“Since the world isn’t perfect, why would we need a perfect being to explain the world or any feature of it?” This question was asked of premier Christian philosopher, Alvin Plantinga, in the New York Times Opinionator. I interacted with Plantinga’s most recent work on science and faith in a post called, “How Christian’s Can Affirm Evolution.”
Here is Plantinga’s response to the original question, “If the world isn’t perfect, then why do we need a perfect creator?”:
I suppose your thinking is that it is suffering and sin that make this world less than perfect. But then your question makes sense only if the best possible worlds contain no sin or suffering. And is that true? Maybe the best worlds contain free creatures some of whom sometimes do what is wrong. Indeed, maybe the best worlds contain a scenario very like the Christian story.
Think about it: The first being of the universe, perfect in goodness, power and knowledge, creates free creatures. These free creatures turn their backs on him, rebel against him and get involved in sin and evil. Rather than treat them as some ancient potentate might – e.g., having them boiled in oil – God responds by sending his son into the world to suffer and die so that human beings might once more be in a right relationship to God. God himself undergoes the enormous suffering involved in seeing his son mocked, ridiculed, beaten and crucified. And all this for the sake of these sinful creatures. I’d say a world in which this story is true would be a truly magnificent possible world. It would be so good that no world could be appreciably better.
Read the rest of the interview.
We’re just finishing up our second round of Deacon interviews. I’ve been overwhelmed and the godly caliber of men and women who have gone through our training process and eagerly aspire to be lead servants in our church. As the elders interviewed each candidate, we asked them 5 main questions:
1. Based on the character qualifications of 1 Tim 3, where are you the weakest?
- We followed their answer up by asking for specific examples.
- We inquired how they are experiencing growth and change in this area.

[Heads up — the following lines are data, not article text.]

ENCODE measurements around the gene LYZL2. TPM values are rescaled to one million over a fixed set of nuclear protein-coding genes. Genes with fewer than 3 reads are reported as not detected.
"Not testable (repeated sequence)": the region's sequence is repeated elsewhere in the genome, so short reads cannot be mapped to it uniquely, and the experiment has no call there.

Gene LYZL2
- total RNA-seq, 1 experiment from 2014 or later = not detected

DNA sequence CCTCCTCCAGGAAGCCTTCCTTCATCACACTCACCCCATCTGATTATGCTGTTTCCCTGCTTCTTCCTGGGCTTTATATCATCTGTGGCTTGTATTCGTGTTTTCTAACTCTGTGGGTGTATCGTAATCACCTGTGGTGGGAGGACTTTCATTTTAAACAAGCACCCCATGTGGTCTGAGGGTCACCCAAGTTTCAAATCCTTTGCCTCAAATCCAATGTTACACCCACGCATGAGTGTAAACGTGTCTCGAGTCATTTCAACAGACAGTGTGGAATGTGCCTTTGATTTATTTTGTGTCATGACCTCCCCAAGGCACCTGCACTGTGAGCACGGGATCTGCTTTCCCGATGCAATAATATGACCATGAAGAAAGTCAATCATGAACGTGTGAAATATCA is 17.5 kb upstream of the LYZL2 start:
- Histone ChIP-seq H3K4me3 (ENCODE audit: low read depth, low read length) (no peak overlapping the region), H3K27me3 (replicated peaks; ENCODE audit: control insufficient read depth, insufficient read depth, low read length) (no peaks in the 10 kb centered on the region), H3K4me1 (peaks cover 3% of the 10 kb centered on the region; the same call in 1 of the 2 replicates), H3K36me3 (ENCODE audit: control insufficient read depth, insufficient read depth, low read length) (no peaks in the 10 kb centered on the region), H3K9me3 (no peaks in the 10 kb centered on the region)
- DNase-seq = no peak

- We looked for a personal and specific application of the gospel to their weaknesses and helped them with this, which created a great pastoral moment to exhort, encourage, & counsel
2. Do you have a budget and how much debt do you currently have?
- If deacons are exemplary servants, they need to be exemplary with their money.
- If they are handling finances for the church, we should be handling it well at home.
- Follow up questions about good vs. bad debt and plans to pay off.
3. Are you in a Fight Club (discipleship group)?
4. Do you have time in your schedule to commit to being a deacon?
- We laid out general expectations and emphasized flexible but regularly monthly commitment.
- Monthly deacon team meetings work to create collaborative environment for ministry.
5. Why do you want to serve as a deacon?
- This gets to the heart and allows us to see if this is all duty or a calling.
- Was a blessing to hear some of the responses.
It’s no surprise to anyone living in Austin that our city is growing. As of July 1, 2012, USA Today reports Austin as the 11th largest city in the country and the highest growth rate since the 2010 Census at 6.6%. That same month City Planners released an updated schedule for Neighborhood Planning Areas, which channel funding and chart infrastructure to make Austin truly a city of neighborhoods. This, of course, is how many larger cities function. San Francisco and New York both spring to mind. What does this growth mean for church planters in Central Texas? How should this growth shape how we plant new churches?
On February 6th, we will hear about this kind of church planting from the future. Jon Tyson, Pastor at Trinity Grace, New York, has established a thriving and multiplying a parish model of church planting in the largest city in the country, New York. Over three sessions, Jon Tyson will make the case for a parish model of church planting as the future of church planting in growing cities. He will share his story of multiplying parishes at Trinity Grace and how to disciple and grow leaders within your church. All of this, Tyson says, requires an understanding of how to move beyond relevance to discerning contextualization.
Join us for what promises to be one of our best and most relevant MicroConferences yet.
Over the past five years we’ve trained, failed, and multiplied a lot of missional communities. Several years ago we moved to a more formal training (and re-training) process to set and reset the identity and commitments for each missional community. We found this is important because it’s human nature to drift from your values and commitments.
A group may start off with bold aims for engaging non-Christians with gospel hope, showing mercy to their city, and being a “family” not meeting. When we set out with these aims, we’re driving upstream, against our self-centered, cliquish cultural current. However, everyone experiences mission and community drift. In order to remain focused and stay behind Jesus, not cultural currents, we need reminders, guides, and communally formed commitments. This is why we created a Missional Community Primer.
- Every missional community goes through the Primer at the beginning of the year.
- The process is very conversational, with the aim of applying our core values into clear, firm commitments
- We conclude the process by drawing up a Missional Commitment that everyone agrees on
- We occasionally pull it out through the year to celebrate, repent, or redirect.
Feel free to check it out, copy it, download it, improve upon it, or whatever you like (just include a link back or footnote for folks to find it).